Winemaker – James Callahan is the winemaker here too. We established James’ credentials in the Rune Wines description, but at Deep Sky the sensibility is different. Bigger wines with higher alcohol in a more age-able style. The same balance is there, but with serious structure adding higher tannin and acidity as a solid backbone.
Wines – This is the AZ home for Malbec. The owner Phil Asmundson (Sci-Fi writing fame) also owns another winery in the Uco Valley in Argentina. This is a special opportunity at their tasting room to try the Argentina and Arizona Malbecs side-by-side. They are different, reflecting the different location and terroir. Deep Sky offers other varietal wines and with James at the production helm, you know they are made well.
Wines to Try – The Malbecs of course. These are best with a few extra years of bottle age on them, but well worth the wait.
Dos Cabezas Wineworks
Winemaker – Todd Bostock is the owner, vineyard manager and winemaker here. He has had some success in the past acquiring distribution for Dos Cabezas wines in and out of state, but the three-tier distribution system (topic for another article) leaves very little room for a small winery to make a profit. Todd has been busy changing the game plan, focusing on moving their distribution to direct-to-consumer retail sales. The tasting room in downtown Sonoita has added a larger food menu and is pairing dishes with food-friendly wines – focusing on the tasting experience. Their specialty is gourmet pizza, but other food dishes are also available.
Wines – The wines here are terroir driven and represent the region well. The thought in developing the profiles is clear, blends are the answer to making approachable, food-friendly wines with structure. Todd has a deft hand at building wines to drink now, or age. These blends are a broad mix of varietals, attempting to use the strengths of each varietal to compliment the other and build the profile to match Todd’s vision for the wines. The vintage variation is managed by adjusting the percentage mix to take advantage of the strength of each year’s fruit crop. The latest adventure has been a fun release of sparkling rose in a can. It is amazing how versatile sparkling wines are. They accompany a wide variety of foods so well!
Explore Something Different
Hops & Vines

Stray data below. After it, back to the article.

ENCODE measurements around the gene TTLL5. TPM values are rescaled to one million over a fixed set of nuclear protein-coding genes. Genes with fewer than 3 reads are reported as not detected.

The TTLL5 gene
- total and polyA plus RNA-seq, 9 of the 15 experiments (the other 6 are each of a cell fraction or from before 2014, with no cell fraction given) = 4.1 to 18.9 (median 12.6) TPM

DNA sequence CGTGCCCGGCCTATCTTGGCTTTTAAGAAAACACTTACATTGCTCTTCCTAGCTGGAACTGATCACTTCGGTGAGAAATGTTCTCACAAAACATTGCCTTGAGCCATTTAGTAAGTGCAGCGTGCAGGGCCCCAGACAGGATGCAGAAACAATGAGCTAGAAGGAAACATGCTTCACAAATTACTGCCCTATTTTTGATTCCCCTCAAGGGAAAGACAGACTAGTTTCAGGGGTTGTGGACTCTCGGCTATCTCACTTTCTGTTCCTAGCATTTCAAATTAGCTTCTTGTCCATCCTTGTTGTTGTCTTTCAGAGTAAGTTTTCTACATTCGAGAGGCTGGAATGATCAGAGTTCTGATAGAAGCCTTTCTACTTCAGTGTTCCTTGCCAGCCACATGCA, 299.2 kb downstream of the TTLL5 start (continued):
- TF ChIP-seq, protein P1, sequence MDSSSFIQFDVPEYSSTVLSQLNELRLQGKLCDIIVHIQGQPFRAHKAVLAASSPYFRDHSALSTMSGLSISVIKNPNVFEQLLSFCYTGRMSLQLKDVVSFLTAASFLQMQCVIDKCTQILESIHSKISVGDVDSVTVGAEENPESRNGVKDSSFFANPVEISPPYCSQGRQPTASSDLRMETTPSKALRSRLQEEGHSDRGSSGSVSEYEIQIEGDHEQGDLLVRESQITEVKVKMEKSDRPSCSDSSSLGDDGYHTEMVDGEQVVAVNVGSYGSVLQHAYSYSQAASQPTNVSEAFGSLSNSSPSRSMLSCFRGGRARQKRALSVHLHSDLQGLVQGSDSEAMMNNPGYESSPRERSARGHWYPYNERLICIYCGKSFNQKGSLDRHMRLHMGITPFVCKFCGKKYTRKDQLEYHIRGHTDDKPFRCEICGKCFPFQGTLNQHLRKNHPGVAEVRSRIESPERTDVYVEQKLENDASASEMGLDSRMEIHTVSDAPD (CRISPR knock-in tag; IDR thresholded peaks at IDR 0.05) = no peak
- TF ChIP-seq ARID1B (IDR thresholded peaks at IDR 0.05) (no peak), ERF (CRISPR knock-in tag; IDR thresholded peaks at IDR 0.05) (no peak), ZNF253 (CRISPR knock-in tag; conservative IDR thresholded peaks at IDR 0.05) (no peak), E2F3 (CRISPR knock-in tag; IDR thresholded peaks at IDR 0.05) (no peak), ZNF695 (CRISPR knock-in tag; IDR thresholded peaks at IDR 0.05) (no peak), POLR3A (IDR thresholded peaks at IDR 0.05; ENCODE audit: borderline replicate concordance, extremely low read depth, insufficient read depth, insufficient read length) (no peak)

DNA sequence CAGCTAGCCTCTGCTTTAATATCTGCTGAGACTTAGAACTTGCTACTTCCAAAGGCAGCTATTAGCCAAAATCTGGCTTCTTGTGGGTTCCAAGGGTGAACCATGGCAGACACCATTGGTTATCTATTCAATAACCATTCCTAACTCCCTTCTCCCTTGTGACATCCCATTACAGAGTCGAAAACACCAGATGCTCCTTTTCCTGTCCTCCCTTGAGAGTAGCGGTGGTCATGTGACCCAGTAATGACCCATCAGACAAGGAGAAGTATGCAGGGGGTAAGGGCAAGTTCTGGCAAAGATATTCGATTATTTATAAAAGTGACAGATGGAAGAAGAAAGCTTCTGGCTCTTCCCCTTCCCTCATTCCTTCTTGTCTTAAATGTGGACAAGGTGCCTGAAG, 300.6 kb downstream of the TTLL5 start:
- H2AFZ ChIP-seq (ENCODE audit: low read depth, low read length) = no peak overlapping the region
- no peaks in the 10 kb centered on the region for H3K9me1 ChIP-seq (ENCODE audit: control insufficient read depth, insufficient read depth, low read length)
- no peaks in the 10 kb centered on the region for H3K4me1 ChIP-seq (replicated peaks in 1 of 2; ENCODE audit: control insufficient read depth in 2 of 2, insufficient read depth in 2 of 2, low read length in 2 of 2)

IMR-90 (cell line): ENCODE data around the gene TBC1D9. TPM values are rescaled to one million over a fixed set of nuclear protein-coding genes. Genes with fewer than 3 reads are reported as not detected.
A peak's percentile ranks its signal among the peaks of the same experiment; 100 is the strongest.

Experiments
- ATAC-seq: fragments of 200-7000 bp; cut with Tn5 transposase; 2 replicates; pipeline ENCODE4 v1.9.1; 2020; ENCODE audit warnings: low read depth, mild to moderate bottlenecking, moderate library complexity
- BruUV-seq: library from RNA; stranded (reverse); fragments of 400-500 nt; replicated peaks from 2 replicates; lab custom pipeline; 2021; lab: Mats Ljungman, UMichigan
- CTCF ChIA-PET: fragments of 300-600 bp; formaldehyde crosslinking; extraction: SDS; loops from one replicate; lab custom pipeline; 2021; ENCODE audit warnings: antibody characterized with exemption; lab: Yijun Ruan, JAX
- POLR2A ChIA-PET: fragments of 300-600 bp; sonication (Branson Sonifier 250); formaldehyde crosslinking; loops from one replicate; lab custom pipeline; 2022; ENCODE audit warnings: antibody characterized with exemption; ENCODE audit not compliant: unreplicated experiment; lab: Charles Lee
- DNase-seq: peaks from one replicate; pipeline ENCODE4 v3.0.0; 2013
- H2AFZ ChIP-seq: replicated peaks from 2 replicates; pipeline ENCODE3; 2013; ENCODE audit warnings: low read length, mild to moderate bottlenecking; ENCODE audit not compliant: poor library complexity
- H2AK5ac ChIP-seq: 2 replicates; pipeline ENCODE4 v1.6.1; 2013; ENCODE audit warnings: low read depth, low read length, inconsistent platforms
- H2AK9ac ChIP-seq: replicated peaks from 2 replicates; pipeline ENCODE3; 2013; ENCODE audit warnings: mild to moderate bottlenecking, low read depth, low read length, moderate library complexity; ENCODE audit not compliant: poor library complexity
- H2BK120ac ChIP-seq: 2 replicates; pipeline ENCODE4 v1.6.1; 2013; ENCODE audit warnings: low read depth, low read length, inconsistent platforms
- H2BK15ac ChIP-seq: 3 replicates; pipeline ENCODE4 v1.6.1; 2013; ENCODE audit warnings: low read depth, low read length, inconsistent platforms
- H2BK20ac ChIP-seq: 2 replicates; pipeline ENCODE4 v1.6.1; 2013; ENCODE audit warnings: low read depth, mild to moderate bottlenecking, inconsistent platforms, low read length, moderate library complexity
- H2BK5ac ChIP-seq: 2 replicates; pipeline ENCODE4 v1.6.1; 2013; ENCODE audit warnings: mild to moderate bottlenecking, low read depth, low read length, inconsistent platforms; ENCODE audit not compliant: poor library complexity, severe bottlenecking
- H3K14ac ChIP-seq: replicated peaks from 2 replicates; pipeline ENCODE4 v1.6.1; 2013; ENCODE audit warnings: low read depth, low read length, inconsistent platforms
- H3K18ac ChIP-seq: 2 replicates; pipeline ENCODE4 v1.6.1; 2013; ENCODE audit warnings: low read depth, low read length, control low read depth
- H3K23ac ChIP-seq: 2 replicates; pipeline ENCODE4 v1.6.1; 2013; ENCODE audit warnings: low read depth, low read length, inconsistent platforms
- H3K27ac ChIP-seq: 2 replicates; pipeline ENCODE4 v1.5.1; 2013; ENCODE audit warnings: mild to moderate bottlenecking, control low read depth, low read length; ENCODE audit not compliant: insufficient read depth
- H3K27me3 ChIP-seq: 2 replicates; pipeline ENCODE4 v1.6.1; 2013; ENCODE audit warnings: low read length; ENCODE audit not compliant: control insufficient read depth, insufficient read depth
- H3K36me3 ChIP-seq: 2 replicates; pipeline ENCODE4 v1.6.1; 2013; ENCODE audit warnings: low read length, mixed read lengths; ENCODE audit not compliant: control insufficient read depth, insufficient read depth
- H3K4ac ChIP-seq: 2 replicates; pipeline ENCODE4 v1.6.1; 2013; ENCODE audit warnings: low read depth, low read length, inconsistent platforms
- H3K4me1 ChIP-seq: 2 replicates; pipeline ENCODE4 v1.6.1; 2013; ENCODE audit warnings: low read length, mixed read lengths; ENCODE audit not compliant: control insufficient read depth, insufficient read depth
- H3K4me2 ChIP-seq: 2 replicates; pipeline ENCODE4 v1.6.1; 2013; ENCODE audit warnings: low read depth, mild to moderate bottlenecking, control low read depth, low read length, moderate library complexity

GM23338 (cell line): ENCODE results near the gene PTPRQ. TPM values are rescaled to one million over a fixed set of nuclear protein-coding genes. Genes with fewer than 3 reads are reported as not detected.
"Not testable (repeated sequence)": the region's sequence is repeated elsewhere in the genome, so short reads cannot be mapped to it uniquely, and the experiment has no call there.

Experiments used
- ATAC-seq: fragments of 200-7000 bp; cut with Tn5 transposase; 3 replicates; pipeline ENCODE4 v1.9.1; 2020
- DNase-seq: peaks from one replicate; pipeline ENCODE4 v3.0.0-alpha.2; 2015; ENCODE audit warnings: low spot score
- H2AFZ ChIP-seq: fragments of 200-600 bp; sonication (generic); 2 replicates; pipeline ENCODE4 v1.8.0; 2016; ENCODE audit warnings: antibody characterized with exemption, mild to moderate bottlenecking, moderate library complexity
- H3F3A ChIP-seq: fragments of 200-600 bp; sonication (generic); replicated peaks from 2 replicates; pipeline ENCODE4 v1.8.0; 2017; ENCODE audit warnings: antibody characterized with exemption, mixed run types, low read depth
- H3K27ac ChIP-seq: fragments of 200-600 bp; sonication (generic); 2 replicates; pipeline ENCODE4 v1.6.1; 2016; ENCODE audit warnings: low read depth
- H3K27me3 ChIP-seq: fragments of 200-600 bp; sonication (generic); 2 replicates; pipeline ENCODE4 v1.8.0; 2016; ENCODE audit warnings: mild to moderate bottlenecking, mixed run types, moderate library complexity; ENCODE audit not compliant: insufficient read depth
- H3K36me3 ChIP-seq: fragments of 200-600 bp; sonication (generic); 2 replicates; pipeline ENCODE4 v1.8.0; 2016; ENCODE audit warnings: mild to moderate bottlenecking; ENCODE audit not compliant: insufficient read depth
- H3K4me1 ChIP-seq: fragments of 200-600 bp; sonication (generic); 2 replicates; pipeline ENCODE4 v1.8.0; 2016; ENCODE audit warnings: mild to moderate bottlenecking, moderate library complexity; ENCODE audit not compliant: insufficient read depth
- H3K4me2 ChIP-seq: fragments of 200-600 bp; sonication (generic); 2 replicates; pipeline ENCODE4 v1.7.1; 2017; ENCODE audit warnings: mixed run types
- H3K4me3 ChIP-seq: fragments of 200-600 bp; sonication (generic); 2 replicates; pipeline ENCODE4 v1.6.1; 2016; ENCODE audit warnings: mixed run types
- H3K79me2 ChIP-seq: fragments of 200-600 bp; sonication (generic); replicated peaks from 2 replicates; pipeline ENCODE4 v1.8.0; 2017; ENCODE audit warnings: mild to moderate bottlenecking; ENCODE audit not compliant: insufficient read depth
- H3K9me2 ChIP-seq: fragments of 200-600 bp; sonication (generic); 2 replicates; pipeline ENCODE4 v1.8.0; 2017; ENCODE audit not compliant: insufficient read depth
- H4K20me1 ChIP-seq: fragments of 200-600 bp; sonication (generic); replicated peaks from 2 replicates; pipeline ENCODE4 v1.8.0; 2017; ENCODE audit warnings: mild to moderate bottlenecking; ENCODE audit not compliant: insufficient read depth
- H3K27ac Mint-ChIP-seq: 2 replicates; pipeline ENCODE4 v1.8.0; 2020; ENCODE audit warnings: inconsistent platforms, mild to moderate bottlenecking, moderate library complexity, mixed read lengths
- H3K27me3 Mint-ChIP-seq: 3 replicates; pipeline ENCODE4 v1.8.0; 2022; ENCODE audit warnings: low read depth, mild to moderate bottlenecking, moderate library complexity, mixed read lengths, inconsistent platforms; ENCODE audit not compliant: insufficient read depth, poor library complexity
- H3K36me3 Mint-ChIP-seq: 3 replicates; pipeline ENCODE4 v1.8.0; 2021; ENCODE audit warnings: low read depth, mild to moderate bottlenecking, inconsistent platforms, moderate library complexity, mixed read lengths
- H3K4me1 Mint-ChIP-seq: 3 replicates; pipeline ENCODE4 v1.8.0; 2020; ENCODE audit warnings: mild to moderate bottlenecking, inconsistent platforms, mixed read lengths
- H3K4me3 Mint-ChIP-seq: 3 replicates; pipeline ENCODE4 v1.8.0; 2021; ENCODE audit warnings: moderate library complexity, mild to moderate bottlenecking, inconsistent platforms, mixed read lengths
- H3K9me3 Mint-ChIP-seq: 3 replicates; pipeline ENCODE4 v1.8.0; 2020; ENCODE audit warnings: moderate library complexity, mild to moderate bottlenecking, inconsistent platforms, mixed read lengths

Winery – The founding story and the two Owners here provide reason for consideration and addition to this list. Megan Stranik and Amanda Zouzoulas originally started this winery on a shoestring. Today, the continuing operation is limited to re-invested profits, with an eye on maintaining a down-to-earth atmosphere. The winery concept was built on lampooning the sometime high-brow attitude in the wine industry. The tasting room reflects a light-hearted attitude sorely missing from many wine circles. Hops & Vines is making the world of wine more accessible and have opened the eyes of an entirely different community of potential wine drinkers.
Winemaker – Megan makes some very good wine, with very little to work with. She has her challenges and sometimes encounters factors outside of her control, but I enjoy her wine sensibility. I am not sure how the local industry perceives her, but she deserves to be taken seriously. Her palate is educated and they are making restrained wines of a much higher caliber than their party atmosphere would suggest.
Wines – You can either have fun with these labels, or look past the marketing and try some serious wines. Visit their tasting room and taste through them. I am sure you will find wines you enjoy. I did.
Sonoita AVA is still evolving and has not really “found itself” yet. I originally came here with the expectation of tasting some good reds, but the big surprise was the quality of the white wines! As of today, roughly 10% of the wine produced here is white, but that is changing. The story that drives many decisions in the wine industry here is two-fold: 1) The lack of pure growers and well-managed vineyards, and 2) The barrier of entry to estate winery ownership caused by the high cost of vineyard development. The end-result is generally more demand than supply. While not a problem necessarily, it does have the potential to bring down the overall quality of the wines in the area. I will be very curious to see where the next few years take this wine region. It seems to me, all the components are in place for serious growth and overall improved quality. The future is looking bright for all of Arizona’s wine regions!
At least a third of the wine I purchase each year is from unfamiliar wine producers, especially from outside the U.S. How am I comfortable doing this? Most of my purchases, even from producers I know, is based on reviews, tasting notes and professional and amateur ratings. Vintage variation demands it. So, what other information can I use to determine whether I will enjoy unfamiliar wines? There are several other strategies, including researching: the winemaker’s style, the regional style where the wine is produced, the growing conditions (soil, climate, etc.) for the fruit and finally, the vineyard management and harvest strategy for the fruit. This may seem like more work than you care to put into the decision, but if you purchase 200-300 bottles per year like me, it is a necessity. Let’s look at the last strategy on the list in greater detail…
Does Vineyard Yield Matter to a Wine Drinker?
Look at the feature photo above this article for a sec. Common practice in many premium wine regions is to allow one cluster per shoot. This vineyard is different…